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Education students can now earn dual degrees

by Richard Veilleux - February 4, 2008

The Neag School of Education has introduced a new dual degree program, in collaboration with the College of Liberal Arts and Sciences, that gives students an opportunity to earn a teaching degree and, simultaneously, a degree in a specific discipline.

The dual degree program, offered through the school’s Integrated Bachelor’s/Master’s (IB/M) teacher education program, was created through the Teachers for a New Era Project.

Teachers for a New Era is a program designed to improve the quality of teaching in the United States.

UConn is one of only 11 universities in the nation selected by the Carnegie Corp. of New York for inclusion in the project.

Teachers for a New Era committee members developed the proposal to enable the dual degree, which was approved by the University Senate in December.

Nationally, educators and legislators have increasingly called for teachers to have degrees in the subjects they teach in middle and high school, rather than being thrown into classrooms to teach subjects in which they may have little or no expertise.

UConn’s Early College Experience program, which certifies high school instructors interested in teaching UConn courses in their schools, requires the teachers to have a degree in the subject area they wish to teach.

And more recently, the federal No Child Left Behind Act, which mandates that local districts employ “highly qualified” teachers, lists having a course-specific degree as one measure of meeting that standard.

“This is another way for us to help the children of Connecticut,” says Scott Brown, a professor of educational psychology and director of the Teachers for a New Era program.

“It’s a big win for our teachers.”

Mark Boyer, a professor of political science and curriculum director for Teachers for a New Era, says, “With this dual degree opportunity we are increasing the content knowledge of these future teachers, which will directly impact what goes on in Connecticut’s classrooms.

The excellence No Child Left Behind officials want when they refer to ‘highly qualified’ will be achieved through this program.”

Boyer and Brown have been working to develop the program for several years.

A stumbling block was that, although IB/M students already meet the general education requirements and earn extra credits in their specialty, they fall short of UConn requirements for earning two degrees in two schools.

These requirements mandate that students must earn at least 30 credits more than the highest minimum requirement of either of the degrees.

For students in the teacher education program, who spend at least six semesters as student teachers or working in a school district in clinical practice, meeting that requirement would almost guarantee they would have to return for a sixth year.

Not only would an additional year be costly, it really wasn’t necessary, says Brown.

“As it is, our students develop strong content knowledge in their specialties, and many of them already are earning close to the required number of credits,” says Brown.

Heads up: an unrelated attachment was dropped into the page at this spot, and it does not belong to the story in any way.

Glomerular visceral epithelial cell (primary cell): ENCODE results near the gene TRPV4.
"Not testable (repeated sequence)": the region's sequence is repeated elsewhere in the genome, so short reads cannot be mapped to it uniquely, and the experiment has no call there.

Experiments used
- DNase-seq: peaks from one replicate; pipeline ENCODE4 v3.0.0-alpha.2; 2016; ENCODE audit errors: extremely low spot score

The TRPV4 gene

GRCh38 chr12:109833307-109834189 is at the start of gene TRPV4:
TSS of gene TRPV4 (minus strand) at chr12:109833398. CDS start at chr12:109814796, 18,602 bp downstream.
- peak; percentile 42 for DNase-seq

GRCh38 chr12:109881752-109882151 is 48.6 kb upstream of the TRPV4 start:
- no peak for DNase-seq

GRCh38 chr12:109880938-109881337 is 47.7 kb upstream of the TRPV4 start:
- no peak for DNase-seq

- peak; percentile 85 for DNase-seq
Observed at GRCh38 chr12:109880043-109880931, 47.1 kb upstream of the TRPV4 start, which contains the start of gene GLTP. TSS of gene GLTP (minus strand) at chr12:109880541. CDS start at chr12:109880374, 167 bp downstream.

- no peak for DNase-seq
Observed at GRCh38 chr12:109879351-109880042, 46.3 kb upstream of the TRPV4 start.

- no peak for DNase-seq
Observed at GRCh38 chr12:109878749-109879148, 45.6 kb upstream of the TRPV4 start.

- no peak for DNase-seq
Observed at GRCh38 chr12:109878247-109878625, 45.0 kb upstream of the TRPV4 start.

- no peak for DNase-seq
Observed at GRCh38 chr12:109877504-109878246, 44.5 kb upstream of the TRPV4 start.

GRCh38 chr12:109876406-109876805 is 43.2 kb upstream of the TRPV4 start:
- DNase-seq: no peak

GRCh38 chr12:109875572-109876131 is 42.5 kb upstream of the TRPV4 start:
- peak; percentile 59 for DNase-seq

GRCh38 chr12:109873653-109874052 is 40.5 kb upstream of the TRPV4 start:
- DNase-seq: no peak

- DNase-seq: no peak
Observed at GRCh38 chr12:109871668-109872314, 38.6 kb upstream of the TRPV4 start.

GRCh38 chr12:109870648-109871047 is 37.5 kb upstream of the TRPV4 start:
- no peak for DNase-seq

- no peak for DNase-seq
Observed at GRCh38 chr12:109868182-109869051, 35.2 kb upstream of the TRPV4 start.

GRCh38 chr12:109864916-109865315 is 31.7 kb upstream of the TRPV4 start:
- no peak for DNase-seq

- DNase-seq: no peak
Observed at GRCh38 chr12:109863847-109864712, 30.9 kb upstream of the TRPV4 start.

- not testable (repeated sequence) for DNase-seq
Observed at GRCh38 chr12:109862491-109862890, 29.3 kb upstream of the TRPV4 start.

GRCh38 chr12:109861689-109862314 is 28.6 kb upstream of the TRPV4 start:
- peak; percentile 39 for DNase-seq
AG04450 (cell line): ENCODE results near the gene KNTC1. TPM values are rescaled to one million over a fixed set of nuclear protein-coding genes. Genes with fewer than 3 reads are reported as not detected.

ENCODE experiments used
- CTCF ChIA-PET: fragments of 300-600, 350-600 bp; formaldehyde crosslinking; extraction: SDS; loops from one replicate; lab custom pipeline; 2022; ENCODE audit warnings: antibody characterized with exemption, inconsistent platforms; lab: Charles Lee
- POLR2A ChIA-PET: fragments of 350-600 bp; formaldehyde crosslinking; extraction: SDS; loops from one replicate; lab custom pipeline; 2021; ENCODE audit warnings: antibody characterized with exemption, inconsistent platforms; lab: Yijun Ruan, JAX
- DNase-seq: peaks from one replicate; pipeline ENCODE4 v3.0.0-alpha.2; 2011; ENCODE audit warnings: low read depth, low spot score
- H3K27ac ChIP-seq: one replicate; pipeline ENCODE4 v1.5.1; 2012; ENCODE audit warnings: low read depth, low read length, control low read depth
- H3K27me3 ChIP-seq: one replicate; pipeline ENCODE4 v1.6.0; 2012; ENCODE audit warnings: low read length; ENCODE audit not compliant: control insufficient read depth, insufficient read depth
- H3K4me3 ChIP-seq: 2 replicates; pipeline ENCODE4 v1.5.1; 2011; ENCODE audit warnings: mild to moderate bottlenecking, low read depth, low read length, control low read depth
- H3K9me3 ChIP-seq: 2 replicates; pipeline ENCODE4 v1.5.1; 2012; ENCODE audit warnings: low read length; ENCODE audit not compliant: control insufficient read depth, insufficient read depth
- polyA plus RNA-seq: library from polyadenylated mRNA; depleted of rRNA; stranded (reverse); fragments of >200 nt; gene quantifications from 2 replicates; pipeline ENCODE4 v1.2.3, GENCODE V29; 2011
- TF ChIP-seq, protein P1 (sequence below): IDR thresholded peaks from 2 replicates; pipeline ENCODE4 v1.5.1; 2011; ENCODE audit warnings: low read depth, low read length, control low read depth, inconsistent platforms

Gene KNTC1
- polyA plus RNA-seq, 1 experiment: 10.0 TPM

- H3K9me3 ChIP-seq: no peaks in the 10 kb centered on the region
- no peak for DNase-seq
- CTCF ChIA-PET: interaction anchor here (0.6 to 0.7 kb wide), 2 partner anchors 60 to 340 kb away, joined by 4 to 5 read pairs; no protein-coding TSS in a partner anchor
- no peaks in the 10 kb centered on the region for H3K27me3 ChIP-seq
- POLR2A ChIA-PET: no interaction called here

“In math education, for example, they’re within two courses of meeting the requirement for a math degree. So we wanted to give them an opportunity to take more courses, but not make them take another 30 credits.”

Dual degrees also are within reach for students in music education, agricultural education, and a range of programs in the College of Liberal Arts and Sciences.

Ultimately the Senate agreed to add a paragraph to the existing regulation that waives the 30 additional credits for students who complete the requirements of both a teacher preparation degree in the Neag school and a bachelor’s degree in another school or college.

Alison Laturnau is a fifth year IB/M student who will earn a master’s degree in secondary English education in May. Upon hearing of the amendment’s passage, she immediately enrolled in a winter intersession course, and she’s taking two additional English courses this semester to complete a bachelor’s degree in English.

As a master’s degree student, that’s no small feat: besides the additional classes, Laturnau’s days include a 20-hour internship at the Connecticut International Baccalaureate Academy in East Hartford on Mondays and Wednesdays, classes and a graduate assistantship for Teachers for a New Era on Tuesdays and Thursdays, and additional classes on Fridays.

“I came to UConn because of the Neag School of Education, as well as the opportunities and resources for other majors available to students through ACES,” she says.

“At 18, I was unwilling to commit myself to a school that only had a great education program. I was concerned I would change my mind.”

Laturnau says the dual degree program is valuable because it opens the door for students to return to school to complete a master’s degree in their core subject.

Brown says students who haven’t yet reached their junior year will benefit most from the new rules. Within three years, he expects half of the students enrolled in the IB/M program will take advantage of the opportunity.

Brown is now scheduling training sessions for faculty and academic advisors to learn what’s needed to earn the dual degree.

He also is arranging a colloquium so that ACES advisors will be prepared to talk to pre-education majors about the program.

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